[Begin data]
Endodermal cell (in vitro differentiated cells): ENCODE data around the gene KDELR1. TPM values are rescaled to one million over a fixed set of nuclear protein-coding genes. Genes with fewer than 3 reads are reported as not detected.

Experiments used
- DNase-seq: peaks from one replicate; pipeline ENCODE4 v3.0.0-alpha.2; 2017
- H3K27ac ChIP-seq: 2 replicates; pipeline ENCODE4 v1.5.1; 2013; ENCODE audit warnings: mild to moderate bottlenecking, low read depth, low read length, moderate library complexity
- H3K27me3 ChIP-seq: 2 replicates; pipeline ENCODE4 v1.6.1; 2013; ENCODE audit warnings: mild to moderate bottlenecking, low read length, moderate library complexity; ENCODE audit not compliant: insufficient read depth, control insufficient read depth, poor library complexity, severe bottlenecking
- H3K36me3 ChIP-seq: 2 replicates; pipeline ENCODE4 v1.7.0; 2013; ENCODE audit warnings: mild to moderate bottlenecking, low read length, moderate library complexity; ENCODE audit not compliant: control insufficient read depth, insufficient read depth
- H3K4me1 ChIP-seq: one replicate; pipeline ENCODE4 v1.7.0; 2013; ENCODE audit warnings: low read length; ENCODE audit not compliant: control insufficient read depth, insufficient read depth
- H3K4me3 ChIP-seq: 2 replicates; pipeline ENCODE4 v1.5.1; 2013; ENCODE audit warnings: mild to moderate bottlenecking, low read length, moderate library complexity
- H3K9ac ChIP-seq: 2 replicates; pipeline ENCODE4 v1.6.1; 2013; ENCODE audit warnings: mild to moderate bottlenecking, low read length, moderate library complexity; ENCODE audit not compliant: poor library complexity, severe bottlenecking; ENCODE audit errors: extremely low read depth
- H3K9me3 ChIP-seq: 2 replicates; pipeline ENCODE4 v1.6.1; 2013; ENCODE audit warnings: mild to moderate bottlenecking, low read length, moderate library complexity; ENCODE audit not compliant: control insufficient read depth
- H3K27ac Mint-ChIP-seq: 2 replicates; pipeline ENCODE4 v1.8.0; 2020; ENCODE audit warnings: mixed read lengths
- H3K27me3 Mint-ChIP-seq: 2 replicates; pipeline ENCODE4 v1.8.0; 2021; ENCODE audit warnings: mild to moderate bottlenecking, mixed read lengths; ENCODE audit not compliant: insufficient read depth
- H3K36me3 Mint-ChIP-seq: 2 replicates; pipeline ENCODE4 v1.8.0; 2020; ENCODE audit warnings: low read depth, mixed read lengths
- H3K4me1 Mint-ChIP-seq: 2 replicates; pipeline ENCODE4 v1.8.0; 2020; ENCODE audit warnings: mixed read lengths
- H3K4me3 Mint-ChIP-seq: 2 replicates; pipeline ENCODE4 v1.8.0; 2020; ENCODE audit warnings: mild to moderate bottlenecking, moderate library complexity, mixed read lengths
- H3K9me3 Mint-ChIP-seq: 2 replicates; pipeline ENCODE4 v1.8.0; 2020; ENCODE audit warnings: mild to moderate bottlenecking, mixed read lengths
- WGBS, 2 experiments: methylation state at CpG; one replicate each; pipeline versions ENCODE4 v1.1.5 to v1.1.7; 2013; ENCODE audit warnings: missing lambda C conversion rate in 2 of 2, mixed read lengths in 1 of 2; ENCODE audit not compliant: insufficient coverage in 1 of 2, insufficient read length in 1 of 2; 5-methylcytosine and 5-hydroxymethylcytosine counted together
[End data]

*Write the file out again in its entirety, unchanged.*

Endodermal cell (in vitro differentiated cells): ENCODE data around the gene KDELR1. TPM values are rescaled to one million over a fixed set of nuclear protein-coding genes. Genes with fewer than 3 reads are reported as not detected.

Experiments used
- DNase-seq: peaks from one replicate; pipeline ENCODE4 v3.0.0-alpha.2; 2017
- H3K27ac ChIP-seq: 2 replicates; pipeline ENCODE4 v1.5.1; 2013; ENCODE audit warnings: mild to moderate bottlenecking, low read depth, low read length, moderate library complexity
- H3K27me3 ChIP-seq: 2 replicates; pipeline ENCODE4 v1.6.1; 2013; ENCODE audit warnings: mild to moderate bottlenecking, low read length, moderate library complexity; ENCODE audit not compliant: insufficient read depth, control insufficient read depth, poor library complexity, severe bottlenecking
- H3K36me3 ChIP-seq: 2 replicates; pipeline ENCODE4 v1.7.0; 2013; ENCODE audit warnings: mild to moderate bottlenecking, low read length, moderate library complexity; ENCODE audit not compliant: control insufficient read depth, insufficient read depth
- H3K4me1 ChIP-seq: one replicate; pipeline ENCODE4 v1.7.0; 2013; ENCODE audit warnings: low read length; ENCODE audit not compliant: control insufficient read depth, insufficient read depth
- H3K4me3 ChIP-seq: 2 replicates; pipeline ENCODE4 v1.5.1; 2013; ENCODE audit warnings: mild to moderate bottlenecking, low read length, moderate library complexity
- H3K9ac ChIP-seq: 2 replicates; pipeline ENCODE4 v1.6.1; 2013; ENCODE audit warnings: mild to moderate bottlenecking, low read length, moderate library complexity; ENCODE audit not compliant: poor library complexity, severe bottlenecking; ENCODE audit errors: extremely low read depth
- H3K9me3 ChIP-seq: 2 replicates; pipeline ENCODE4 v1.6.1; 2013; ENCODE audit warnings: mild to moderate bottlenecking, low read length, moderate library complexity; ENCODE audit not compliant: control insufficient read depth
- H3K27ac Mint-ChIP-seq: 2 replicates; pipeline ENCODE4 v1.8.0; 2020; ENCODE audit warnings: mixed read lengths
- H3K27me3 Mint-ChIP-seq: 2 replicates; pipeline ENCODE4 v1.8.0; 2021; ENCODE audit warnings: mild to moderate bottlenecking, mixed read lengths; ENCODE audit not compliant: insufficient read depth
- H3K36me3 Mint-ChIP-seq: 2 replicates; pipeline ENCODE4 v1.8.0; 2020; ENCODE audit warnings: low read depth, mixed read lengths
- H3K4me1 Mint-ChIP-seq: 2 replicates; pipeline ENCODE4 v1.8.0; 2020; ENCODE audit warnings: mixed read lengths
- H3K4me3 Mint-ChIP-seq: 2 replicates; pipeline ENCODE4 v1.8.0; 2020; ENCODE audit warnings: mild to moderate bottlenecking, moderate library complexity, mixed read lengths
- H3K9me3 Mint-ChIP-seq: 2 replicates; pipeline ENCODE4 v1.8.0; 2020; ENCODE audit warnings: mild to moderate bottlenecking, mixed read lengths
- WGBS, 2 experiments: methylation state at CpG; one replicate each; pipeline versions ENCODE4 v1.1.5 to v1.1.7; 2013; ENCODE audit warnings: missing lambda C conversion rate in 2 of 2, mixed read lengths in 1 of 2; ENCODE audit not compliant: insufficient coverage in 1 of 2, insufficient read length in 1 of 2; 5-methylcytosine and 5-hydroxymethylcytosine counted together